Moody Global Ministries – Today in the Word – The Book of Isaiah: Seeing the Glory of God



Isaiah 11–12

In recent decades a number of groups have focused efforts on digging and maintaining wells for access to fresh water throughout the developing world. One group in Burkina Faso, in West Africa, says that a single well that is 50 meters deep can provide clean water for 2,000 people. The ability to drink, wash, and cook with clean water is a life-saving and life-changing opportunity for many.

In a similar way, God’s people had a life-changing experience with the Lord’s wells—the “wells of salvation.” Isaiah uses the metaphor to speak of the depths or greatness of the Lord’s salvation toward His people. The prophet considers the outpouring of God’s Spirit and the subsequent peace on the earth and restoration of the remnant. He sees salvation as deep wells of water, representing many aspects of salvation. Christ will gather Israel from the distant lands to which they have fled and plant them back in Jerusalem, the holy mountain of the Lord. The Lord will destroy the enemies of God’s people.

In the day of the Lord, the celebrations of Israel will exalt the depths of the Lord’s salvation. Isaiah foretells a day when the Lord’s people will rejoice in Him with thanksgiving, remember His mercy, ascribe strength to Him, sing songs of gladness, declare His deeds to the earth, and exalt the Holy One. In that day, the Lord will fulfill His covenant promises to make the nations of the earth know His glory, and to dwell forever in the midst of His people. As Paul writes, “And in him you too are being built together to become a dwelling in which God lives by his Spirit” (Eph. 2:22).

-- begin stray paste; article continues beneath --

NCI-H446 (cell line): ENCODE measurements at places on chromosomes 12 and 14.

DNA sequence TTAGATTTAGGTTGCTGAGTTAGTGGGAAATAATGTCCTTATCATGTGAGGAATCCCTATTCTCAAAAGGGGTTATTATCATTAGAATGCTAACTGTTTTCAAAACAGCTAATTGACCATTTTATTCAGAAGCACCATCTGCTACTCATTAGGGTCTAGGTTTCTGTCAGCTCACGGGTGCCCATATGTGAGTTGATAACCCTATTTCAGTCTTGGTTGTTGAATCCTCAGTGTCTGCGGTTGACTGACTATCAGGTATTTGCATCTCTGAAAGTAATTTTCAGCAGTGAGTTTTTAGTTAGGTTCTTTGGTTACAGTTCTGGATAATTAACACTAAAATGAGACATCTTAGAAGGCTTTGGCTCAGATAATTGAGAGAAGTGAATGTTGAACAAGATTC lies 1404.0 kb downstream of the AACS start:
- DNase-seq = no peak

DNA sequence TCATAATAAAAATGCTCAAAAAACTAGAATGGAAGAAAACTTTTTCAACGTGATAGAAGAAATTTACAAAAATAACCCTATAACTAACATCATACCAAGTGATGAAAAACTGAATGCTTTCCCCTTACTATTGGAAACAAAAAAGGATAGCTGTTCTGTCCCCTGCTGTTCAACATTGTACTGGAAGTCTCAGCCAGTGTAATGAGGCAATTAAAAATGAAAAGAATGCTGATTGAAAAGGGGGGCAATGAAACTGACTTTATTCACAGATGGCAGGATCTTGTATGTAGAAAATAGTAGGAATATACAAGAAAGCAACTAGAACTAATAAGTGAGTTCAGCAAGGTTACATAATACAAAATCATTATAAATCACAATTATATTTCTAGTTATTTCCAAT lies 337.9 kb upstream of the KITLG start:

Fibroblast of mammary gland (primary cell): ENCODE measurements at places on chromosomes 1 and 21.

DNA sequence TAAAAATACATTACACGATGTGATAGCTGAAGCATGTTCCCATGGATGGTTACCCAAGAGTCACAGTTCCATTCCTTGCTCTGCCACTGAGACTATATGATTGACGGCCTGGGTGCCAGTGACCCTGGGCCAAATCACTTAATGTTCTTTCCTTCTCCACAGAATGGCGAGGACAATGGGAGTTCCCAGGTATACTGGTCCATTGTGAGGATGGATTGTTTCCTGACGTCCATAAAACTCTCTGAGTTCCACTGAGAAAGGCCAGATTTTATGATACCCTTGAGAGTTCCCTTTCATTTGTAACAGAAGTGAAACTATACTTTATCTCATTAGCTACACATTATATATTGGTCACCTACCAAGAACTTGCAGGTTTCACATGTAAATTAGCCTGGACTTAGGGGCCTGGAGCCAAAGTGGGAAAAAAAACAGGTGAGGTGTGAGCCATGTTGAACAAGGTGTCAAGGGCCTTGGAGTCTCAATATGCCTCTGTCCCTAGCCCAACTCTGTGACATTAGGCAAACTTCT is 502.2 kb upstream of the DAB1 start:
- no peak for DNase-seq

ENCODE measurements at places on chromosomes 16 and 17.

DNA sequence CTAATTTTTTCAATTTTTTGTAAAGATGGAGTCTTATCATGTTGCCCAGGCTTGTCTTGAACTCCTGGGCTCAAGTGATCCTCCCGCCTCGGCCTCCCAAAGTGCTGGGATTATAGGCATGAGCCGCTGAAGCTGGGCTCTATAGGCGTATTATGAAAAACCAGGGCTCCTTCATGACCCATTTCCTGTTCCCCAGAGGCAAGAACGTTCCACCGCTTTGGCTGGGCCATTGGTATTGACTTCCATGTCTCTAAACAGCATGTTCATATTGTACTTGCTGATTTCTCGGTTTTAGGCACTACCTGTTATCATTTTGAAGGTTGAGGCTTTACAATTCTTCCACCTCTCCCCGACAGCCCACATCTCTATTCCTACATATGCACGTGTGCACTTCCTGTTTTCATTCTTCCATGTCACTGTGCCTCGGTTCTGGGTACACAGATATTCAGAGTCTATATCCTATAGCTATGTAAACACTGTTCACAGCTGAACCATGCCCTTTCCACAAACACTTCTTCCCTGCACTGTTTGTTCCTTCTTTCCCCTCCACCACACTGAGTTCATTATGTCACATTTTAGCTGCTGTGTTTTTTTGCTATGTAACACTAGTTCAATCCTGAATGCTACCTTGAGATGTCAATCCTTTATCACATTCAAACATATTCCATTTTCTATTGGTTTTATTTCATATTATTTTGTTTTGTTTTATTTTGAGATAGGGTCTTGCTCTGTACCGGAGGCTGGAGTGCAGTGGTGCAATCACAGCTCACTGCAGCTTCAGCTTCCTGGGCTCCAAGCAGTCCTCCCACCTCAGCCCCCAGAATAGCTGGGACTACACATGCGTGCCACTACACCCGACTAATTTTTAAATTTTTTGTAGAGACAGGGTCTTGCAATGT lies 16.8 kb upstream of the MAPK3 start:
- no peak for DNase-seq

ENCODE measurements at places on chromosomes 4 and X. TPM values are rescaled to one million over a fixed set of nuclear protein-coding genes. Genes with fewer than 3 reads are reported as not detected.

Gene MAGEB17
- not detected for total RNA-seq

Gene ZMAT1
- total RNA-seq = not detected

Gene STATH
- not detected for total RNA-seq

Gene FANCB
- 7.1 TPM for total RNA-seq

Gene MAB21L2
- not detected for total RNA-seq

Look at your life prior to salvation, and sing to the Lord a song of praise or thanksgiving for turning away His anger from you by pouring out His wrath on Christ. Think of the many things the Lord has changed for you since you became a Christian. Rejoice in these wells of God’s salvation!

Streams in the Desert for Kids – A Good Lesson


Acts 7:30, 32, 34

Does time seem to pass slower when you’re at school? You’re watching the clock, waiting for recess or the end of the school day, and the hands don’t seem to be moving at all. It can be hard to pay attention in school when you’re focused on getting out of class as quickly as possible. But remember: this is your learning time. Fill it up with everything you can possibly learn. Then you will be ready for whatever God calls you to do.

Jesus was thirty years old before he started his ministry. Before that, he was learning. Before Moses led God’s people out of Egypt, he spent forty years in the desert herding sheep—and learning. Your days may seem hard. Or maybe school seems long and boring. But don’t be fooled—these are important times of learning. God has a plan for you, and you want to be ready. Learn everything you can in school so that you will be prepared to work in God’s kingdom.

Dear Lord, Help me to use well this time while I’m growing up. Help me to get ready for whatever you ask me to do. Amen.